The Personal in the Profession needs more work!
by Wendy S. Bertrand
The term work/life balance is often used to remind long-hours workers that there is more to life than work. Probably taken from the work hard/play hard phrase used by those who separate the personal from the professional and in those work cultures who enjoy it when employees work beyond the hours they are paid for and consider it devotion. Many architectural offices are known for this kind of culture and the situation has been brought forward often in describing the profession by both men and women.
But that was not the thinking in the early 1970s when the Organization of Women Architects formed in the San Fransico Bay Area during a wave of feminism. It became clear to many of us then that although we were professionally educated, skilled, and capable, being a female seemed to negatively impact our ambitions for working in the field of architecture and other design fields. It was the gender of our person that was being discriminated against not our professionalism. We realized that were are one person, female and worker, as an architect the whole person counted, meaning our values, ideas, needs, concerns, and social context may have been hidden influences on our person, that may or may not be gender-linked but were being felt as systemically frustrating.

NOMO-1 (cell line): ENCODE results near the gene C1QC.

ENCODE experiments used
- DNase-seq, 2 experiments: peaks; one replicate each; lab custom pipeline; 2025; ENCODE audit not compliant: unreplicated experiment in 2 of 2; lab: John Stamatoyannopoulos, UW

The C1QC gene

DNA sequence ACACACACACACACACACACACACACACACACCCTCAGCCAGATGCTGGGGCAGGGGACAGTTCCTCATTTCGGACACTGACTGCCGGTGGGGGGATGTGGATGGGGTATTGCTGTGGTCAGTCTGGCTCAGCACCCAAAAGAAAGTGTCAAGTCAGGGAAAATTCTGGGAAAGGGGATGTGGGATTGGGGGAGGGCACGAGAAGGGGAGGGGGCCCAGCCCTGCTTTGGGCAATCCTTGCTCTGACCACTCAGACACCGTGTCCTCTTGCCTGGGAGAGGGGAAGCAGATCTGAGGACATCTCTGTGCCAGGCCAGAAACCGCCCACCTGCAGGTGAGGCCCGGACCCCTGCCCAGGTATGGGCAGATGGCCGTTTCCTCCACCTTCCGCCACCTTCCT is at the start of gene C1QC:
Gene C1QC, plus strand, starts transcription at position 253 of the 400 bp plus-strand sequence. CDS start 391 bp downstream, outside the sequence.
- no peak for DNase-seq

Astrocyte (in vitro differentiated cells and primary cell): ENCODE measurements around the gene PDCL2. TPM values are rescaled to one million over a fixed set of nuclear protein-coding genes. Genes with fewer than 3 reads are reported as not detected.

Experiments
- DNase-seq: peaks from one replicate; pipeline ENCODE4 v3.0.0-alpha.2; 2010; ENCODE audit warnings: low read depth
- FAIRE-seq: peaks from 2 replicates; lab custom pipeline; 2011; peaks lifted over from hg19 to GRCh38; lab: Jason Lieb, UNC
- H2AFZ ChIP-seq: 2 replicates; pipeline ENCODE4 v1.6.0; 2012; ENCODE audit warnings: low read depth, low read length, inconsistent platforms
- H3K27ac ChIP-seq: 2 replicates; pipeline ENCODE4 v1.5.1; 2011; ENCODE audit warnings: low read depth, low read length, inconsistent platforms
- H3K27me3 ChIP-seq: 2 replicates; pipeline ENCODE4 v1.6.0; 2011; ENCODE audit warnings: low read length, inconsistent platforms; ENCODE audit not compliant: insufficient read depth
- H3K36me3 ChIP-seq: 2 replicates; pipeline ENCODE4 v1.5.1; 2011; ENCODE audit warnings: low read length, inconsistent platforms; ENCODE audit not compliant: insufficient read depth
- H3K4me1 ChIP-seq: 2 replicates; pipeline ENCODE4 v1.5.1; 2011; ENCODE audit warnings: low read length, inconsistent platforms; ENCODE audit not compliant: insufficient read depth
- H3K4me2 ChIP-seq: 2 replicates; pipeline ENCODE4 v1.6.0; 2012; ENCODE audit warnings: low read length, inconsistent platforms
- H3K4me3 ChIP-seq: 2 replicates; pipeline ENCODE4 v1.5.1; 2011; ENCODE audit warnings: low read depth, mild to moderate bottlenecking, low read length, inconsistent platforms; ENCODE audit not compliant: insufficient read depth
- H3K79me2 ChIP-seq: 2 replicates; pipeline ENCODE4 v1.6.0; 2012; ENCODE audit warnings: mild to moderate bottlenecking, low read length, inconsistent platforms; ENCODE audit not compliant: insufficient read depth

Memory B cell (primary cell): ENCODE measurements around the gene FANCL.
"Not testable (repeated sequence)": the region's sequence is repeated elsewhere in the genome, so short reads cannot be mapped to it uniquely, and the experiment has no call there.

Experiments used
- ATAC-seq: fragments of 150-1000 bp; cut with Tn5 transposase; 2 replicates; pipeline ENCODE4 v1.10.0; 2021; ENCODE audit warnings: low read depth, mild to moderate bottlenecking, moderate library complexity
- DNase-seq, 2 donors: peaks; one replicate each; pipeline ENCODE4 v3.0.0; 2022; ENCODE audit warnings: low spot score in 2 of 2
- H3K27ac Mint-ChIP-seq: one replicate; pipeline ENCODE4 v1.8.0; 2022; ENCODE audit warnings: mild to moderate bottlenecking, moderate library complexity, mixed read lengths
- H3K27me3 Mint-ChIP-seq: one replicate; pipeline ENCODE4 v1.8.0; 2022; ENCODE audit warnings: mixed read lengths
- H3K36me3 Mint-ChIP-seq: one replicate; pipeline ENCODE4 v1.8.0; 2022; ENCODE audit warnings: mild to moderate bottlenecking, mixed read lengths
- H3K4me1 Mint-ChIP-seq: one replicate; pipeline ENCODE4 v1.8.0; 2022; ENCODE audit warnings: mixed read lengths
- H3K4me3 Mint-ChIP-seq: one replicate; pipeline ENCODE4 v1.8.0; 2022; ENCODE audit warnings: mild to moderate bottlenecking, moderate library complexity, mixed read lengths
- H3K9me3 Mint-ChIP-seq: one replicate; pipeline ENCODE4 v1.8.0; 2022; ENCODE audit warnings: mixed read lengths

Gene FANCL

How this played out in the early years of OWA is summarized in OWA architect Jean Nilsson’s 40th Anniversary History pamphlet of 2013. “From its inception, OWA has supported the whole person, not only her career in architectureâ€¦.monthly meetings discussed flexible work schedules, job-sharing, hiring, and childcare.” Also, topics such as money management, health issues, affirmative action laws, and public speaking were in the mix. We shared our experiences, our salaries and our knowledge of history, like what earlier women architects had designed by organizing tours, and paid attention to what was going on in other male-dominated professions like law, medicine, and accounting.
Because of the difficulty getting a job in architecture and thriving in the profession, some called OWA a support group while others were trying to be change agents for more equity and awareness of what understanding the whole person was about in feminist terms.